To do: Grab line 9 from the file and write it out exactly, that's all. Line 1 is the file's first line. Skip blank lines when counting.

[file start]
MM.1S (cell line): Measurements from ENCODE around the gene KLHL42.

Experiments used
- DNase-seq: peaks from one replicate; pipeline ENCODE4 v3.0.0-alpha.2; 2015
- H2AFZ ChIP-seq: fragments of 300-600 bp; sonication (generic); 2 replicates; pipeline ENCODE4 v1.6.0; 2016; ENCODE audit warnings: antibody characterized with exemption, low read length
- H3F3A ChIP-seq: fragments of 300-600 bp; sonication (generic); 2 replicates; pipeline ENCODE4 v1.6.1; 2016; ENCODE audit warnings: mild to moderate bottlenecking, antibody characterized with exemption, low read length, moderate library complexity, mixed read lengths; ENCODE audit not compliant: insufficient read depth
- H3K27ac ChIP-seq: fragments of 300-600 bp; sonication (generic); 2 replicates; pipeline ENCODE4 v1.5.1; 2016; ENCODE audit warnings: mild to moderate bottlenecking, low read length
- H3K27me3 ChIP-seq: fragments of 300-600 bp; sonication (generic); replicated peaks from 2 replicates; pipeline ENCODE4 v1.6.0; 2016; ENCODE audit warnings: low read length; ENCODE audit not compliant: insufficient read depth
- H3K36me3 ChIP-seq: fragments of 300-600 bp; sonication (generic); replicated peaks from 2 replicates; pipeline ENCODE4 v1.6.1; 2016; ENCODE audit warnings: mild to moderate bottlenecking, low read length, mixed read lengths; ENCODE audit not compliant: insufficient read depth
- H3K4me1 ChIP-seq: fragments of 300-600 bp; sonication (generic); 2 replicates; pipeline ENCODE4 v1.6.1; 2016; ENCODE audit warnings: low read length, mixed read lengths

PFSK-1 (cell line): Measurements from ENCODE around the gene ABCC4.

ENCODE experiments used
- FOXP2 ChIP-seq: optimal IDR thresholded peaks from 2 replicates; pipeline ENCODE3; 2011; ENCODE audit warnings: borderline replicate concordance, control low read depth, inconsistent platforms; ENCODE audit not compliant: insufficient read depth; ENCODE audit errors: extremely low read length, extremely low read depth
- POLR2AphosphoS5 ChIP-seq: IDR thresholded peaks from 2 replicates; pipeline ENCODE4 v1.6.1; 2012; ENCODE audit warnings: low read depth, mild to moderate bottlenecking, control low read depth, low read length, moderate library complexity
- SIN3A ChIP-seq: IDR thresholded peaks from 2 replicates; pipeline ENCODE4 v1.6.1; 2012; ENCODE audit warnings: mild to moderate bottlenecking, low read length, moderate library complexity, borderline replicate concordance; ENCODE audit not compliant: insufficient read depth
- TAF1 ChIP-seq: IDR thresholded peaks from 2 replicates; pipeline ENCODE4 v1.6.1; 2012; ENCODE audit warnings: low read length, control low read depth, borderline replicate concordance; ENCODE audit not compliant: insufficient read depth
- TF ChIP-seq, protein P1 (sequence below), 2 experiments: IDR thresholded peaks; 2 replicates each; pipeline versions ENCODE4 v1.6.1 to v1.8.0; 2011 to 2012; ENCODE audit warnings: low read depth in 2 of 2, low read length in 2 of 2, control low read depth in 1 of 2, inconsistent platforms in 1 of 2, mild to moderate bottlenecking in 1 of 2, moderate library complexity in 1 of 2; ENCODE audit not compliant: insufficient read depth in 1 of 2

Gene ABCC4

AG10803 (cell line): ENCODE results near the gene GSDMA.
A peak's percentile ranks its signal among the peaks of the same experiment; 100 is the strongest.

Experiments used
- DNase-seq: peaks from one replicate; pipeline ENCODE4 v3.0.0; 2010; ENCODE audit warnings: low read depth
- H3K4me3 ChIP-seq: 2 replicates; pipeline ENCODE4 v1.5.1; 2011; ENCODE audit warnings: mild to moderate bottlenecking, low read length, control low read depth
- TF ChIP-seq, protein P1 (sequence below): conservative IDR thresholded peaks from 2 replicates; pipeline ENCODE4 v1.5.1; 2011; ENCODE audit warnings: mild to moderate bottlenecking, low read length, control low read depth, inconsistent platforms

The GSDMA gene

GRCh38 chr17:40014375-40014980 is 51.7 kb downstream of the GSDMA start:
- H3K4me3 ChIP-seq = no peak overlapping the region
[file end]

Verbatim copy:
- H3K4me1 ChIP-seq: fragments of 300-600 bp; sonication (generic); 2 replicates; pipeline ENCODE4 v1.6.1; 2016; ENCODE audit warnings: low read length, mixed read lengths